Amsterdam stalwart Darling and his wee daughter Lexi will charm your socks off with their debut for Juju & Jordash’s Off Minor
Apparently Lexi, who looks no older than 6 y.o. (maybe 6 and half), played all the synthesisers on the record, which means she steals the hat from NON’s remarkable ’SAFA: New York City’ set as one of the youngest artists ever to cross these pages, if not the youngest. Anyway, she gets all the sticky gold stars for her input, colouring her synths inside and out of her dad’s stripped down drum tracks and acid lines with a confidence beyond her years.
From ambient songs about her maw in ‘Mama is Een Poes’, thru the fluffy spirals and bubble-blowing synth spumes of ‘Television Plant’, to the cutesy cartoonish dream sequence twinkles of ‘Crocodiles Are Birds’ and ‘Land on Island Land’, we can assure you that it doesn’t sound like the work of a primary skool kid. But then again we haven’t heard many recordings by primary skoolers, and maybe there’s a wave of Fisher Price and Yamaha-wielding pre-teens about to usurp all the old, white blokes? Let’s just hope so.
Crushingly dark and ominous avant-classical nocturnal scapes from Tehran-based Siavash Amini, marking his debut with Lawrence English’s Room 40. Amini’s work in ‘Serus’ is often scowlingly serious, but not without its moments of spacious, harmonic relief that bring the album’s underlying themes about sleep and dreams to life in suitably heavy-lidded, edge of nightmare fashion. One to be filed in your New Iranian Electronics folder, and another strong release in what's proving to be a vintage year for Room 40.
““Every night is two nights, according to Maurice Blanchot. The night the body spends in sleep is not the same as the night the dreamer spends in dreams. The sleeping body may lie under the stars, and the dreamer may dream of the stars—even of a journey to the stars—but the night of the dream is a night without stars.”
From Siavash: The Idea of this album, when I first started drafting it, was to continue what struck me as very interesting yet simple idea; night. I became interested in different definitions of what night is, our perception of it and what night means physically to us as well as symbolically. I came across the idea of ‘other night’ described by Maurice Blanchot, during my research. It started me recognising night as something we experience as ‘the night of sleep’; it is night that we resist in sleep, by way of dreaming. Things became more interesting for me during many nights of not sleeping and intoxication, and an eventual nervous breakdown. This experience, culminating in me spending three days in ICU, gave me pause to think about Blanchot’s words.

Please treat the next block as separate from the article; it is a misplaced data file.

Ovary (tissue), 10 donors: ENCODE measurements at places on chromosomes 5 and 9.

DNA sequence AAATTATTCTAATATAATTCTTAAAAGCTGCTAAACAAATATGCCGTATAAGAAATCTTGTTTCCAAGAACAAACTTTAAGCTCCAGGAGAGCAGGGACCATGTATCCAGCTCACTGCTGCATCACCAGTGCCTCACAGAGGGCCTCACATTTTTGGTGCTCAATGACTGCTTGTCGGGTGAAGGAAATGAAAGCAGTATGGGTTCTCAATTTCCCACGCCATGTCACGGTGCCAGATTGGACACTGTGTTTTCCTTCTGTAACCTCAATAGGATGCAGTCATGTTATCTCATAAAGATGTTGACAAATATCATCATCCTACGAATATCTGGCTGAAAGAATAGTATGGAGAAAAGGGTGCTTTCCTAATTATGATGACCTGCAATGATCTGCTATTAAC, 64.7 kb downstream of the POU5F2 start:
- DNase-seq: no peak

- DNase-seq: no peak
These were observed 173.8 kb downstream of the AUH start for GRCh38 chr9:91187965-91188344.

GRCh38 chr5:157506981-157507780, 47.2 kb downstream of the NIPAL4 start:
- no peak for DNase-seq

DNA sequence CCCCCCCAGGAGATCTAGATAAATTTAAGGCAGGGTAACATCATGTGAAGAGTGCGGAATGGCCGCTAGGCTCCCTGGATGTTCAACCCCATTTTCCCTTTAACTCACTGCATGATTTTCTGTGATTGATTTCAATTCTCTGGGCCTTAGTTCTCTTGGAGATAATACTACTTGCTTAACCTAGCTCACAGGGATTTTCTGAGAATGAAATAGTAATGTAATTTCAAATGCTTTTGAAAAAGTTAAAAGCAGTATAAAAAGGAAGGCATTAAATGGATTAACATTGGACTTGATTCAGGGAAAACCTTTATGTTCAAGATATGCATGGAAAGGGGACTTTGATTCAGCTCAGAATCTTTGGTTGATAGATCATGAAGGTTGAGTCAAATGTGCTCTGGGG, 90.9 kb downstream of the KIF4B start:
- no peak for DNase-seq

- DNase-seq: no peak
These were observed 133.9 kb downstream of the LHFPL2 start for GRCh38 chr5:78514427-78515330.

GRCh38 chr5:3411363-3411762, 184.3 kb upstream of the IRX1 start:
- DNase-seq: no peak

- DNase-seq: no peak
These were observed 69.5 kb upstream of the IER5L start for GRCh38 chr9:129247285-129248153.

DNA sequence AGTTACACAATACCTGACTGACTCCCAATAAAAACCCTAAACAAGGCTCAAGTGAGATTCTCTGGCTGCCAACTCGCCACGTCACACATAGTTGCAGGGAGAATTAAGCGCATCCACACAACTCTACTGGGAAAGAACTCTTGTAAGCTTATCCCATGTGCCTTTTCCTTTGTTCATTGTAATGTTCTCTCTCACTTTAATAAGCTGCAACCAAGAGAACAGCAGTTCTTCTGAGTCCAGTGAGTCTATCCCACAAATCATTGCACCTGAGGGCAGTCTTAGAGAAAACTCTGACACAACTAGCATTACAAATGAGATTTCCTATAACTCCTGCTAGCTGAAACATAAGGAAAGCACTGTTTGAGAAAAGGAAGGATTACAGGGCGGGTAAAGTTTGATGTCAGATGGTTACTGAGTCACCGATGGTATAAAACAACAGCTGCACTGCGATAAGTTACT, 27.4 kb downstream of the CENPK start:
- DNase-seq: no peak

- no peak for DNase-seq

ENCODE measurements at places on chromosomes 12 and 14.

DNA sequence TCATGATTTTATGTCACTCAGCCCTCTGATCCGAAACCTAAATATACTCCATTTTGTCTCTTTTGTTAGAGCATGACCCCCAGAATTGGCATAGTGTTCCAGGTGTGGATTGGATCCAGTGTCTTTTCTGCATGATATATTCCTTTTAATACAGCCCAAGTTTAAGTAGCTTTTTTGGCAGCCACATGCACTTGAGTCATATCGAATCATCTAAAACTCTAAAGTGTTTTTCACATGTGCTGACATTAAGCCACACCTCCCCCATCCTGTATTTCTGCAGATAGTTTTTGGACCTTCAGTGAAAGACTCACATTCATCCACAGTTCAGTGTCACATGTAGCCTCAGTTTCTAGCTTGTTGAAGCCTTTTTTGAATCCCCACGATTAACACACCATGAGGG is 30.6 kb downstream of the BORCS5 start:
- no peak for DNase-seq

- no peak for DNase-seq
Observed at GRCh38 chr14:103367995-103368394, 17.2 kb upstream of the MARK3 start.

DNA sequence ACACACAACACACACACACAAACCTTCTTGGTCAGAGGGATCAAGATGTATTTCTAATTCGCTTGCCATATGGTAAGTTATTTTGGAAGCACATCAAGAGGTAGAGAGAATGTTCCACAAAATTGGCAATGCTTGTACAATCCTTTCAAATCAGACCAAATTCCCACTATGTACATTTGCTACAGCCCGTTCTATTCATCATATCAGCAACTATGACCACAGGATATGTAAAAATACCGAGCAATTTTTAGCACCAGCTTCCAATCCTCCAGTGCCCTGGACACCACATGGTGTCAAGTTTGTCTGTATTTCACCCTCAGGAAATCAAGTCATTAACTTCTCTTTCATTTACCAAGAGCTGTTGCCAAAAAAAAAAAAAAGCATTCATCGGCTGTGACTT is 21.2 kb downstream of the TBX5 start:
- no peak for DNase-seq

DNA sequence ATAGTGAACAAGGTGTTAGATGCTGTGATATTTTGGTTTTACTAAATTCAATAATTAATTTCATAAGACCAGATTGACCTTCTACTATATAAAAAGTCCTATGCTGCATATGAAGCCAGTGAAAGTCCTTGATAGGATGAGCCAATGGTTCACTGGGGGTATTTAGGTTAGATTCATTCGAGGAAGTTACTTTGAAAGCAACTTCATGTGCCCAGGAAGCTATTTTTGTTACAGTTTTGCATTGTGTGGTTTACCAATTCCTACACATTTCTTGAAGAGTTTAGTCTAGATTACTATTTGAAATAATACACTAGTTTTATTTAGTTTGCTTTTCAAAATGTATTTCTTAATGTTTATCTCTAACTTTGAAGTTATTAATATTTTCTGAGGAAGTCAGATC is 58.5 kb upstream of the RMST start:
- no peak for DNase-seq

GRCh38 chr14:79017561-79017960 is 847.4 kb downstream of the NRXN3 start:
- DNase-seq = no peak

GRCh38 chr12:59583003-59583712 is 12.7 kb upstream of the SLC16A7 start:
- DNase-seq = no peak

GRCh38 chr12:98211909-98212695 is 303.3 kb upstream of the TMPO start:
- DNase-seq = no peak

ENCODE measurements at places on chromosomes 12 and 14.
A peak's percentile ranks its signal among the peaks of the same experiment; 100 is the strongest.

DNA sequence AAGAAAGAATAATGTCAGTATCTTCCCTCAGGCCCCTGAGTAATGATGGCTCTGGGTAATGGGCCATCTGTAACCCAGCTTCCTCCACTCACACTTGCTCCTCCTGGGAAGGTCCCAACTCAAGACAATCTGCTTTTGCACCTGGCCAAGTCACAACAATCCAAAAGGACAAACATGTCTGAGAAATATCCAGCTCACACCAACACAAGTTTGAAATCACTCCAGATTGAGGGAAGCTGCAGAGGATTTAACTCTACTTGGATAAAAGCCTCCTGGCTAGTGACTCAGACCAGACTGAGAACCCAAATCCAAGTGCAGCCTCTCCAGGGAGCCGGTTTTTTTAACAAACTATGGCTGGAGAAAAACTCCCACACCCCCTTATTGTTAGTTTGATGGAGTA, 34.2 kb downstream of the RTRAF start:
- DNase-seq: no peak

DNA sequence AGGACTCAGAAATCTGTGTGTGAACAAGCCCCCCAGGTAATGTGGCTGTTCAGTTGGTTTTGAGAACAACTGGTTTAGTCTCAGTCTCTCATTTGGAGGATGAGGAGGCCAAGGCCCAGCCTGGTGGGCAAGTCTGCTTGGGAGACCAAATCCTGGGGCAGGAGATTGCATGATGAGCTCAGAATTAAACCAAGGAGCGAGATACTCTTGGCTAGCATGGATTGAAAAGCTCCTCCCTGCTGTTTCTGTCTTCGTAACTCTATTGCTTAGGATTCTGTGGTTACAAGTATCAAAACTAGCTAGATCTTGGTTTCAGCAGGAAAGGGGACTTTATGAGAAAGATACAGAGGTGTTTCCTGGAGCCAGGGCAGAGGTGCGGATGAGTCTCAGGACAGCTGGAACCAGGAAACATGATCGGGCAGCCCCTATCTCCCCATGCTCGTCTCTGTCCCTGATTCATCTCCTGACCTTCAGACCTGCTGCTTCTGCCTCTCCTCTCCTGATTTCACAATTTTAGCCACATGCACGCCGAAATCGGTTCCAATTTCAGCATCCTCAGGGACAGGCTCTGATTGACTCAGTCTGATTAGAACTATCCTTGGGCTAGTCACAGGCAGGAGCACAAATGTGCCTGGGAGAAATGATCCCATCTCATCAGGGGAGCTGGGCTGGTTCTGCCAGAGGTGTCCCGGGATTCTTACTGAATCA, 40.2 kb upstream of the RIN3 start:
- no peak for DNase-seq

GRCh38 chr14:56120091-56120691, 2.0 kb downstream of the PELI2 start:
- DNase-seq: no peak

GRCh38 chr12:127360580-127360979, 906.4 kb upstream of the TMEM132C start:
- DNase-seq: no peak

Slipping in and out of consciousness my mind, which had already experienced a blurring of what one might call the ‘other night’ and the night itself, by being in half sleep most of the time. I felt myself far way from all my surroundings and at the same time being very attentive to some details in the objects around me. It was as if my body and mind where in an in-between state. I can only describe this as being distant or more precisely being in the dark. Objects and people showed themselves out of proportion and mostly dim. A feeling to describe this sensation, the word for which I only came across later, is ‘Serus’. There was a sense of repetition and familiarity in some feelings and emotions that I had towards some objects like sensing I knew them but not exactly from where or when. It was as if my body was resisting sleep and my sleepy mind was resisting being awake, only to dream of another type of the world that I could be awake in.”